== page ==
NFP Report Exceeds Expectations
The Labor Department’s most recent jobs report was described as “near perfect” by Thomas Simons, economist at Jefferies & Company. Investors certainly took notice, as the dollar rose and the Dow reached new record highs.
Employers added 209,000 workers to payrolls last month, far exceeding the median estimate of 180,000, government data showed Friday. That followed an upwardly revised gain of 231,000 in June that was originally reported as 222,000.
The unemployment rate declined 0.1 percentage point to 4.3%, which ties a 16-year low. Joblessness ticked down even as workforce participation edged slightly higher to 62.9% from 62.8% in June.
Wages also accelerated in June, with hourly earnings rising 0.3% month-on-month. That translated into a year-over-year increase of 2.5%, which was slightly ahead of forecasts.
The nonfarm payrolls data outshined an earlier ADP report, which showed that 178,000 private sector jobs were created last month. The bulk of the gains were concentrated in the service-producing industries.
Markets Respond to NFP Report
The U.S. dollar index (DXY), which was recently seen trading at 14-month lows, shot up 0.8% to 93.54 on Friday. That was its highest settlement of the week. The DXY basket is down 8.5% for the year, putting it among the world’s worst-performing currencies.
Solid jobs data lifted stocks to higher ground, with the Dow Jones Industrial Average posting its eighth straight record rally and ninth consecutive gain overall. All of Wall Street’s major indexes rose on Friday, with the large-cap S&P 500 Index climbing 0.2% to 2,476.73. The Nasdaq Composite Index added 0.3% to finish at 6,351.56.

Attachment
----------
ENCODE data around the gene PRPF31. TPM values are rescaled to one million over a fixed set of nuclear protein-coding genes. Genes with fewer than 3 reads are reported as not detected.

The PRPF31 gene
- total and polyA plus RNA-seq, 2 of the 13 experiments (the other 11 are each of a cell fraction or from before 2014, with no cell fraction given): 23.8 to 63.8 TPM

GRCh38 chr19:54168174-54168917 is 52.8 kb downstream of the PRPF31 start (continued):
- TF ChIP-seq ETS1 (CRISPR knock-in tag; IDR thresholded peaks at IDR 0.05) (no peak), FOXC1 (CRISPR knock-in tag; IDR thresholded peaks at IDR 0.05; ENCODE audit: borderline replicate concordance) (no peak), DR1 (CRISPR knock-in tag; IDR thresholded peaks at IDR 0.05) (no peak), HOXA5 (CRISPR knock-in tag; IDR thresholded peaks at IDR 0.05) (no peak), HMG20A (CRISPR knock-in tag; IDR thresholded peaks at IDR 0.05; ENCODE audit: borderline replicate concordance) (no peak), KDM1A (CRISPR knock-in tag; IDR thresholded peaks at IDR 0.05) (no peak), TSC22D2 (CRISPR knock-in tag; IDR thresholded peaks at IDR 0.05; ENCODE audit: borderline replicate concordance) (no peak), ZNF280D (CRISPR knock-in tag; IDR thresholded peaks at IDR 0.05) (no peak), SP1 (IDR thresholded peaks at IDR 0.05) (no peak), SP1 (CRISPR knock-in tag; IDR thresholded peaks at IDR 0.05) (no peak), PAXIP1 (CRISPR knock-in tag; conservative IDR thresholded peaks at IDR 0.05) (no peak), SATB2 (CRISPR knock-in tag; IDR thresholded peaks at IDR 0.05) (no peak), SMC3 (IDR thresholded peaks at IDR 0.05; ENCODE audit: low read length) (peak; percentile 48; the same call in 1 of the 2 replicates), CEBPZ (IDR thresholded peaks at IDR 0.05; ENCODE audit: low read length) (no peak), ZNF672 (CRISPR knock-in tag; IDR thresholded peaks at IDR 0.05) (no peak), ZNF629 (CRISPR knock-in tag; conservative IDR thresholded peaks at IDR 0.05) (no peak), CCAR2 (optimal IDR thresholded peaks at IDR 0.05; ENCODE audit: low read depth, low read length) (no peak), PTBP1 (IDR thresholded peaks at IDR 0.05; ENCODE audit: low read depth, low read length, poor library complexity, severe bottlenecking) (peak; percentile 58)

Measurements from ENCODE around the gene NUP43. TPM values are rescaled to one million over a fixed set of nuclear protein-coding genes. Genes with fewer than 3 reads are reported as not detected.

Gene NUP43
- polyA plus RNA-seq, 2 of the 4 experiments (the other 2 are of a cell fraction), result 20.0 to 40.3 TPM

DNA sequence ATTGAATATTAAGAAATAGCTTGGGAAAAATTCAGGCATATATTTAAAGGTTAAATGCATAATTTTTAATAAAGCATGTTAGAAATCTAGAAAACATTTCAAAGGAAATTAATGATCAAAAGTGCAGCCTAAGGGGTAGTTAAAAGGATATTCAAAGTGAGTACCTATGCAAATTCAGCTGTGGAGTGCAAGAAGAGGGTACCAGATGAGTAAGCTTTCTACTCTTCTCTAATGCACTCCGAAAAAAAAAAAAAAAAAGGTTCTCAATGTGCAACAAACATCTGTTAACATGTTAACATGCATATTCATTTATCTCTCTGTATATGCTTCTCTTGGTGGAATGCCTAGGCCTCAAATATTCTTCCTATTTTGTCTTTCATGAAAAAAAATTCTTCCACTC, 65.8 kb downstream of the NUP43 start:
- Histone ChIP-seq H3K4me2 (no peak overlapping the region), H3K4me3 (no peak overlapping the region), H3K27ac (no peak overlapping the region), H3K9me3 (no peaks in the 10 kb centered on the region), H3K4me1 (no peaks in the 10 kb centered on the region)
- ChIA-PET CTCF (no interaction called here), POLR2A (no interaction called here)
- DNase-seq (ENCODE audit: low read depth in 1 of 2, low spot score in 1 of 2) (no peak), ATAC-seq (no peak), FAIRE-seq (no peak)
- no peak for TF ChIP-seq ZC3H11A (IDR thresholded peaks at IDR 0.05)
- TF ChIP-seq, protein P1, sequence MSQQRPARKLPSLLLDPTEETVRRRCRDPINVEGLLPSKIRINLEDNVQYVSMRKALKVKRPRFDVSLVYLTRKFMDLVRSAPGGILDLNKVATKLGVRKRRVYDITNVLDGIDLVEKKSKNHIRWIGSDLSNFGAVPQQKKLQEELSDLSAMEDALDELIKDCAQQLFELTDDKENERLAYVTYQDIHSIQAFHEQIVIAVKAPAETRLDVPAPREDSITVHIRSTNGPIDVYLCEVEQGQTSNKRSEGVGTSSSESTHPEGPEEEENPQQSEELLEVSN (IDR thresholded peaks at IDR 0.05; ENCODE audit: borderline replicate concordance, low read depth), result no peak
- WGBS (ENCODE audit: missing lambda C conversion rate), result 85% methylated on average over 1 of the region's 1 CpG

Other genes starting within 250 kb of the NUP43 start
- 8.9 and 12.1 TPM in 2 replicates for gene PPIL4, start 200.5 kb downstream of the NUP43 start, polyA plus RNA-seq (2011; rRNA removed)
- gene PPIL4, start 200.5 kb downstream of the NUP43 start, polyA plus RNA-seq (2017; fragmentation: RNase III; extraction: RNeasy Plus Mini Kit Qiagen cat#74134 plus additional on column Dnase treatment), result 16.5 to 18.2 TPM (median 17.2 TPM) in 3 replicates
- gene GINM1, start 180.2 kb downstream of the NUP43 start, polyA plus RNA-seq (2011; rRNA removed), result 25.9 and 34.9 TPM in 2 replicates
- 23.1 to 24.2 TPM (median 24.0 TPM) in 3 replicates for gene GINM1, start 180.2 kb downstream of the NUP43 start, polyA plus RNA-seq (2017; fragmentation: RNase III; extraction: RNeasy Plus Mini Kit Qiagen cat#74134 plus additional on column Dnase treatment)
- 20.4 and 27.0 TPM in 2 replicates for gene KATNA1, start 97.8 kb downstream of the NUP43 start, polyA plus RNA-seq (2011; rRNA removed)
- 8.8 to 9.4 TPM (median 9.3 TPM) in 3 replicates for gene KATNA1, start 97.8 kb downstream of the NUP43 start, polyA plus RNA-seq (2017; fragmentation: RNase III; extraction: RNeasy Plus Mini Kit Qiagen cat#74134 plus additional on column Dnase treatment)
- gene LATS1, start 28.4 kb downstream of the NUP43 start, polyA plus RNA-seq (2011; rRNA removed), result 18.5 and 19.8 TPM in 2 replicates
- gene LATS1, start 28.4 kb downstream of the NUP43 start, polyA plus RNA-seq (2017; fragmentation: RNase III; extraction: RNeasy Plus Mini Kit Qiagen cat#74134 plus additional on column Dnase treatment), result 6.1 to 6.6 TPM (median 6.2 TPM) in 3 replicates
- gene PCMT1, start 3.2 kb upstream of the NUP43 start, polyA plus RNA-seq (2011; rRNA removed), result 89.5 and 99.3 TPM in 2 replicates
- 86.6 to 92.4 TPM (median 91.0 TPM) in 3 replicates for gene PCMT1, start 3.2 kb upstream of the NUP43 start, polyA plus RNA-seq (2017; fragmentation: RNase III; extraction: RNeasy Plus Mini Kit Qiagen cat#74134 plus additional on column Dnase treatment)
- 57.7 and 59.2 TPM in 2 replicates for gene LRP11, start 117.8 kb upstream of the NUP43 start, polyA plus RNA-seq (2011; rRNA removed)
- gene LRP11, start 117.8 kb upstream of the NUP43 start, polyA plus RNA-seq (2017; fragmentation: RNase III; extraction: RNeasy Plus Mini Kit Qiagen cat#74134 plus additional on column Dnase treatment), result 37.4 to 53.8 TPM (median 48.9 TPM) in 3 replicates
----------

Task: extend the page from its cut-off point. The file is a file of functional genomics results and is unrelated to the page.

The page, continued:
The jobs report also aided European stocks in posting their biggest single-day advance in three weeks. The pan-European Stoxx 600 Index finished 1% higher on Friday.
Uncertainty Remains Despite a Good NFP Report
Strong jobs data are nothing new. Nonfarm payrolls have consistently outshined expectations for the better part of the three years. While signaling a rebounding economy, the recent jobs reports have been unable to extinguish fears about a slowdown in inflation and consumer spending.
This backdrop could make the Federal Reserve reluctant to continue normalizing monetary policy, according to recent testimony from Chairwoman Janet Yellen. The U.S. economy got off to a woeful start this year and posted only modest gains in the second quarter. In response, the International Monetary Fund (IMF) has downgraded its outlook on U.S. GDP growth while simultaneously raising its forecast for China, Japan and the Eurozone.
Very few U.S. data releases are scheduled this week. The most prominent release comes Friday when the Labor Department reports on consumer inflation. Investors can expect a steady stream of Fed speakers throughout the week, including FOMC members Charles Evans and Neel Kashkari.